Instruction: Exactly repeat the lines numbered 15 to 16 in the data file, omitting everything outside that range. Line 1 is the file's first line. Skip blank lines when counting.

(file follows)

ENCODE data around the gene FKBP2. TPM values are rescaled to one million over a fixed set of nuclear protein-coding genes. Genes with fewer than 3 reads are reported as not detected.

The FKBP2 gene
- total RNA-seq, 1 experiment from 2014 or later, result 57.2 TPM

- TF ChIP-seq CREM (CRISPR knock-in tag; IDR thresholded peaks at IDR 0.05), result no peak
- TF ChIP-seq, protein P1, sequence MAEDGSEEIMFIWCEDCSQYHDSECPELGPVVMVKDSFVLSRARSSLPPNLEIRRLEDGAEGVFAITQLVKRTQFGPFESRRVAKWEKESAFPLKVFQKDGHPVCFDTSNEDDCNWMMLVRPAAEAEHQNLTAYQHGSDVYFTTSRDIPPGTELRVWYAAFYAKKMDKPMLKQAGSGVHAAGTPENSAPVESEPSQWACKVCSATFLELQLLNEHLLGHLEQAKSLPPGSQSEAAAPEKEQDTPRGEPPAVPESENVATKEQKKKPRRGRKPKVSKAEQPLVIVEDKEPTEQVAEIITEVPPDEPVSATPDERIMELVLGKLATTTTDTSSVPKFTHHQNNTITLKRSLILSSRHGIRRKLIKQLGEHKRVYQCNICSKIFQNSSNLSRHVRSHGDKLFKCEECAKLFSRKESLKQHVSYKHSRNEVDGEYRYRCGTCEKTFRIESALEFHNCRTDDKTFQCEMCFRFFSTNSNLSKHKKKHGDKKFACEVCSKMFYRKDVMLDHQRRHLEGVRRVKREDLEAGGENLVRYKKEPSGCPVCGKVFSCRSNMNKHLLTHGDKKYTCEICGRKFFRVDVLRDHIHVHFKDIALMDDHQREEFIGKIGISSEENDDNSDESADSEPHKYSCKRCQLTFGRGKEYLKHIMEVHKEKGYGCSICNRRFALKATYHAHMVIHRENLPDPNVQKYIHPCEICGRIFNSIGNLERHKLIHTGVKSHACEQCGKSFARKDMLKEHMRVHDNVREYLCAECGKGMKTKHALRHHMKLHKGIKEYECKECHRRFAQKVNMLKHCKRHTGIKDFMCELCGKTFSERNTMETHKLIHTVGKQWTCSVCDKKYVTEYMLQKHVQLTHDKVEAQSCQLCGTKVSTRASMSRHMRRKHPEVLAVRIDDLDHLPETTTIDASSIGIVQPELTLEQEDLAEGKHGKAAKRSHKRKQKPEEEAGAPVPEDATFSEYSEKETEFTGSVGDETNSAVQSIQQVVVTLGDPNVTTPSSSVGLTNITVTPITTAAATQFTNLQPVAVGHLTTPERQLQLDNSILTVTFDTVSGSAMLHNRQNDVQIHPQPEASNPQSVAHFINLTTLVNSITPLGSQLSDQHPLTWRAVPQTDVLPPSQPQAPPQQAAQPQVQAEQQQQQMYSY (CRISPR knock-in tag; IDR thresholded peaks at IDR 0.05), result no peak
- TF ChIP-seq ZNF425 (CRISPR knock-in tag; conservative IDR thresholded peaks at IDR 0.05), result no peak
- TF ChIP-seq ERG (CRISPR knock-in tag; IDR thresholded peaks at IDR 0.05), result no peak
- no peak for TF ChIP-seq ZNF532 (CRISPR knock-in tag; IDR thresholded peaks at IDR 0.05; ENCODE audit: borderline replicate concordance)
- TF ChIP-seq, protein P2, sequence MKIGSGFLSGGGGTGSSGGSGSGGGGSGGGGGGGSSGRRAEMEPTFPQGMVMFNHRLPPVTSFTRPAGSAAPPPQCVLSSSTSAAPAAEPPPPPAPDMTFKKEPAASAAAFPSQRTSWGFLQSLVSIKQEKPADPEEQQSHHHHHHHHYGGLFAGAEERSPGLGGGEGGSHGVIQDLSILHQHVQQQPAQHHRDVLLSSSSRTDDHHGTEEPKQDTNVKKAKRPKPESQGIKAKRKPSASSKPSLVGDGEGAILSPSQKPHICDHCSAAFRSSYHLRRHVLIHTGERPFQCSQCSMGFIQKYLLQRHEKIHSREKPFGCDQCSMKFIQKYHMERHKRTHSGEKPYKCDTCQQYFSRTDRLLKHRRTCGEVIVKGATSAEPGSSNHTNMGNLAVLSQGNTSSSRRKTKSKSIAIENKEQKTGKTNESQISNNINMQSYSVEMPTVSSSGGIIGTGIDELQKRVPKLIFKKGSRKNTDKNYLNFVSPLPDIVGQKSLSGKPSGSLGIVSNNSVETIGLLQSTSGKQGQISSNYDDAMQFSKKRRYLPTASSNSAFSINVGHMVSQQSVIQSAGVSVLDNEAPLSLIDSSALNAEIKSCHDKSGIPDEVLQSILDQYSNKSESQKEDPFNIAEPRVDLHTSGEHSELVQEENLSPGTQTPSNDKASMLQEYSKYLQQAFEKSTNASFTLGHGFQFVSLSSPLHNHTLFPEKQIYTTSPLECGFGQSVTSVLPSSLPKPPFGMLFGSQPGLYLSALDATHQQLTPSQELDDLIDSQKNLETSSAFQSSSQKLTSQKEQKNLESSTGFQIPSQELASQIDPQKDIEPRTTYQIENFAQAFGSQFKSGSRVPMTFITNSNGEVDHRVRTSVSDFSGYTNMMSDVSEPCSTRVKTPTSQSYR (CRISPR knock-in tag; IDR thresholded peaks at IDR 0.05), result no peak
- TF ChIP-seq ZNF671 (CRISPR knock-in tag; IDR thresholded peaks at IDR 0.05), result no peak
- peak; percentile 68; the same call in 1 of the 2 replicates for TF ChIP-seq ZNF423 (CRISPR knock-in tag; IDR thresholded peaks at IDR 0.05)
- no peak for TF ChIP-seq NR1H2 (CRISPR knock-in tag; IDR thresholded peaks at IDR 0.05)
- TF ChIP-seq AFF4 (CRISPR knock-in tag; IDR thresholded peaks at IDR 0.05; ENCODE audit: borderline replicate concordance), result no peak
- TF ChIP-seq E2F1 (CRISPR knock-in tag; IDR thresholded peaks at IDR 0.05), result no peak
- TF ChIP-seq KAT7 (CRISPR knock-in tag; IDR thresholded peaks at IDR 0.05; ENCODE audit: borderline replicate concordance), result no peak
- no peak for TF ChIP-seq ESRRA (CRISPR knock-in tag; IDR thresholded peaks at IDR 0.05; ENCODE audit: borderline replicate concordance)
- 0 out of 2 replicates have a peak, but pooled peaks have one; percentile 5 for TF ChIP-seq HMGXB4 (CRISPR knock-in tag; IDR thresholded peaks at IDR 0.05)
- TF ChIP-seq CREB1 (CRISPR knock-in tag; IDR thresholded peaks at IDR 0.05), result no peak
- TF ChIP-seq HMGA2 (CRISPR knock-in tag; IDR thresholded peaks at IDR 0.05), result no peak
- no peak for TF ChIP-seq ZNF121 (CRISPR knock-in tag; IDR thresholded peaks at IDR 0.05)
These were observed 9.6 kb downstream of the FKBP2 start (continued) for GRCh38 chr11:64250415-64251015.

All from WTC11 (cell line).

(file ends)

- TF ChIP-seq KAT7 (CRISPR knock-in tag; IDR thresholded peaks at IDR 0.05; ENCODE audit: borderline replicate concordance), result no peak
- no peak for TF ChIP-seq ESRRA (CRISPR knock-in tag; IDR thresholded peaks at IDR 0.05; ENCODE audit: borderline replicate concordance)